One that caught my eye used a KitchenAid mixer - my second favorite appliance (right after my sausage stuffer).

I poured the cream into the bowl, attached the balloon whisk, and turned it on.  Medium speed to start - until the cream frothed up a bit - then I cranked it.  After about two minutes, I turned it off to scrape down the sides of the bowl.  Two minutes later, I did the same again.

After about 7 minutes, I had this -

If you look closely (click it to enlarge), you can see the separated skim milk at the bottom.

Boo-yah, baby!  Butter in 7 minutes!  I just followed the same steps as with the post-jar manual process (cold water, etc.), and ended up with exactly the same amount of butter....

Which posed a bit of a problem.  I now had over a pound and a half of butter.  In a household that eats about a quarter pound every two weeks (hey, I'm an olive oil kinda guy), that's a lot of butter!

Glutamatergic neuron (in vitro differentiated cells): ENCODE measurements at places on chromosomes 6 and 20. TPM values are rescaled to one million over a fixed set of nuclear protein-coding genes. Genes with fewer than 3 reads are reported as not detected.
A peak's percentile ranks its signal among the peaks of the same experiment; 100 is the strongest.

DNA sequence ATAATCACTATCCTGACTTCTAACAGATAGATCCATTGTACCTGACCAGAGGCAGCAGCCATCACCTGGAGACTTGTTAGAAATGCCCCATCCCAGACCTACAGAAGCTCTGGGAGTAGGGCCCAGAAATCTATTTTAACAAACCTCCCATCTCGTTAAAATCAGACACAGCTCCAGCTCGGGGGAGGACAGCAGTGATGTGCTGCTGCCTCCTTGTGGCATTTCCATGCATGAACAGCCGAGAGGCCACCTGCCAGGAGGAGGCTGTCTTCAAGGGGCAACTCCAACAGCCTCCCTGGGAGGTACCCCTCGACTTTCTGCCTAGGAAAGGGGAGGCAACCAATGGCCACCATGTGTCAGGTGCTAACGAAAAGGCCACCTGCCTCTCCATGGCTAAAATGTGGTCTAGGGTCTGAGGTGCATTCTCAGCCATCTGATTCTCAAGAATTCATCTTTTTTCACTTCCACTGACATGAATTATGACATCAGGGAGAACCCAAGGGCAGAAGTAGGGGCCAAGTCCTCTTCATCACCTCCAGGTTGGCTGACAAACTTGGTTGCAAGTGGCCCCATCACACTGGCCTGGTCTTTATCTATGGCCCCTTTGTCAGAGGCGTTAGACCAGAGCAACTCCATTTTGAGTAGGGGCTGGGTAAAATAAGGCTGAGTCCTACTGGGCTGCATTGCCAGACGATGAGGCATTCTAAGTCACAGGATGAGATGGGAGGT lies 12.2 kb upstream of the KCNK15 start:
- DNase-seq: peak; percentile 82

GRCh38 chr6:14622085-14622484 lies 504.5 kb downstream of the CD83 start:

So, I decided to make some of it into a compound butter.  These are just butters that have other herbs and flavors added.  I was going to make a seafood butter with some dill weed I had picked up for an upcoming pickled bean project, but decided to go more generic.  I decided to just make a parsley and garlic butter.

I took 4 cloves of garlic and smooshed them into a paste.  I added that to a half pound of the salted butter, and about half teaspoon of dry parsley.

I laid out a sheet of plastic wrap and plopped down the butter mix -

I rolled up the butter into a tube about the height of a silver dollar -

That was then wrapped up in aluminum foil, and wound up pretty tight so I'll be able to slice off nice medallions of butter.

I figure the garlic butter will work with fish, chicken, beef and pork.

Speaking of pork, here's a little bullet porn that will be used to acquire those chops-on-the-hoof - 


Mrs. Chief Instructor just got home and went nuts over the butter.  Two thumbs up!

And yes, I AM the last person in America to make his own butter.  My wife proceeded to tell me that her 5th grade students make butter in baby food jars every year.